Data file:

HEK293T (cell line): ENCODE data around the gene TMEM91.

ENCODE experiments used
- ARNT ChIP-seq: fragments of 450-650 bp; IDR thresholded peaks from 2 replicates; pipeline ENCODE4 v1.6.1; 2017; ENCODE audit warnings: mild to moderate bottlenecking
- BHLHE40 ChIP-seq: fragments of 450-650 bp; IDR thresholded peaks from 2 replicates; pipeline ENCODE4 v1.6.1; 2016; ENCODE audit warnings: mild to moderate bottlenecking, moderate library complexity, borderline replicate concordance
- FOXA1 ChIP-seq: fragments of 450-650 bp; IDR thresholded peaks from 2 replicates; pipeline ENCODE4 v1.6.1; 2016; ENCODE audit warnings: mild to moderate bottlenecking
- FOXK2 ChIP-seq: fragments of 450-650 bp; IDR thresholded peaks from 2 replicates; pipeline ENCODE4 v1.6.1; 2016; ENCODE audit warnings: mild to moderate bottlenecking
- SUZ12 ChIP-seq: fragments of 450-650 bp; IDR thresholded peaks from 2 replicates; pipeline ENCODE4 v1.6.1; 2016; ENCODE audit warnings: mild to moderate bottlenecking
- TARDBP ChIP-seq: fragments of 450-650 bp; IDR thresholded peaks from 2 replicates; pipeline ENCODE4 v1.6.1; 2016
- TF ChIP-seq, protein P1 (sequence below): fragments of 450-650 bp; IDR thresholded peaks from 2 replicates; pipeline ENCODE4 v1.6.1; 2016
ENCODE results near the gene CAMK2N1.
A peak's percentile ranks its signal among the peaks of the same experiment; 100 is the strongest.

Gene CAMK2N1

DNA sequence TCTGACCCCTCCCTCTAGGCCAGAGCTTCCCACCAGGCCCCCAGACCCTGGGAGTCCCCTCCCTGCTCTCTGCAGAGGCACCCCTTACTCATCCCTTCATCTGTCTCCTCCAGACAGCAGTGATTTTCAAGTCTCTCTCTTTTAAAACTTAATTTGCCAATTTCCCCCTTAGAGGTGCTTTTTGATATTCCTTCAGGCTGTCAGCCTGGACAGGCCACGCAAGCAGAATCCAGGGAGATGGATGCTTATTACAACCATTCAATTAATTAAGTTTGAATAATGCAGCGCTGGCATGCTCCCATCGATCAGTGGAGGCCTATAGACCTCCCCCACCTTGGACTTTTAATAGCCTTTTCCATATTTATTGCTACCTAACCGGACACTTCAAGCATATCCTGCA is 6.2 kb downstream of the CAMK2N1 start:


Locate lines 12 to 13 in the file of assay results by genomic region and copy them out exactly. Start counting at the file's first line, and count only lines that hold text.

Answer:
Gene CAMK2N1

DNA sequence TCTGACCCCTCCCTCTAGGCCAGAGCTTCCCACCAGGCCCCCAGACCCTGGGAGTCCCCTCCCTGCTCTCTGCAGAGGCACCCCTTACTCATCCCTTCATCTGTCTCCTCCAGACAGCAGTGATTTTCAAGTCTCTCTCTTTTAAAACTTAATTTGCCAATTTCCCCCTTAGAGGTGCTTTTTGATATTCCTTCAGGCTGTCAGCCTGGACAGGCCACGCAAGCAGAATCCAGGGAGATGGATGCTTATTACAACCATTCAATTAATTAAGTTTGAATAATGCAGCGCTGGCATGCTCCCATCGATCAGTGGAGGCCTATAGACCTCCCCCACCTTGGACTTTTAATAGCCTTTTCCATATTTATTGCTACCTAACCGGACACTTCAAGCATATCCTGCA is 6.2 kb downstream of the CAMK2N1 start: